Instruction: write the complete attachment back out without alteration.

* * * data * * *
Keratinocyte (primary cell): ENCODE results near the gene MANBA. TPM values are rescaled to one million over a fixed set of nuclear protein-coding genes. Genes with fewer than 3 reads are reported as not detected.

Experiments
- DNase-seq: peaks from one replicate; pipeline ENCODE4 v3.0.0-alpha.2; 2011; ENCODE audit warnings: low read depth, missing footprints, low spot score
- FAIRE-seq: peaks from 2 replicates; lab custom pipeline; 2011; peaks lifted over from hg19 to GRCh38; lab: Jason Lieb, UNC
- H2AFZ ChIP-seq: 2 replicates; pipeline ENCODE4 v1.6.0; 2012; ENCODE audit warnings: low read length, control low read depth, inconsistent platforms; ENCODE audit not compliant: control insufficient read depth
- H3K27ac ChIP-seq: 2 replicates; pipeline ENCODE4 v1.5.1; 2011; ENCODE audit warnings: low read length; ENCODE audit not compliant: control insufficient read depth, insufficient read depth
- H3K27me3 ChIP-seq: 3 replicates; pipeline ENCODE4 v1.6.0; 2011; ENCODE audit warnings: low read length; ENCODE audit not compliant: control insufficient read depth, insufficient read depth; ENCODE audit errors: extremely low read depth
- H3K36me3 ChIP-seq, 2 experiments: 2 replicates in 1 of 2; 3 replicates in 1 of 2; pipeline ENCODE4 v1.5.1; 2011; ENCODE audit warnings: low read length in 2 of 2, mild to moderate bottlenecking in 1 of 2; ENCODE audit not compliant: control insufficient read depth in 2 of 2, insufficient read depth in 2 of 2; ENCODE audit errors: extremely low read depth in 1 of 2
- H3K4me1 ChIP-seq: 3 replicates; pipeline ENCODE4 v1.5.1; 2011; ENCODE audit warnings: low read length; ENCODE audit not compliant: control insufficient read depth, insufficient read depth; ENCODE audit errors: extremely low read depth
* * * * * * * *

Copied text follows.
Keratinocyte (primary cell): ENCODE results near the gene MANBA. TPM values are rescaled to one million over a fixed set of nuclear protein-coding genes. Genes with fewer than 3 reads are reported as not detected.

Experiments
- DNase-seq: peaks from one replicate; pipeline ENCODE4 v3.0.0-alpha.2; 2011; ENCODE audit warnings: low read depth, missing footprints, low spot score
- FAIRE-seq: peaks from 2 replicates; lab custom pipeline; 2011; peaks lifted over from hg19 to GRCh38; lab: Jason Lieb, UNC
- H2AFZ ChIP-seq: 2 replicates; pipeline ENCODE4 v1.6.0; 2012; ENCODE audit warnings: low read length, control low read depth, inconsistent platforms; ENCODE audit not compliant: control insufficient read depth
- H3K27ac ChIP-seq: 2 replicates; pipeline ENCODE4 v1.5.1; 2011; ENCODE audit warnings: low read length; ENCODE audit not compliant: control insufficient read depth, insufficient read depth
- H3K27me3 ChIP-seq: 3 replicates; pipeline ENCODE4 v1.6.0; 2011; ENCODE audit warnings: low read length; ENCODE audit not compliant: control insufficient read depth, insufficient read depth; ENCODE audit errors: extremely low read depth
- H3K36me3 ChIP-seq, 2 experiments: 2 replicates in 1 of 2; 3 replicates in 1 of 2; pipeline ENCODE4 v1.5.1; 2011; ENCODE audit warnings: low read length in 2 of 2, mild to moderate bottlenecking in 1 of 2; ENCODE audit not compliant: control insufficient read depth in 2 of 2, insufficient read depth in 2 of 2; ENCODE audit errors: extremely low read depth in 1 of 2
- H3K4me1 ChIP-seq: 3 replicates; pipeline ENCODE4 v1.5.1; 2011; ENCODE audit warnings: low read length; ENCODE audit not compliant: control insufficient read depth, insufficient read depth; ENCODE audit errors: extremely low read depth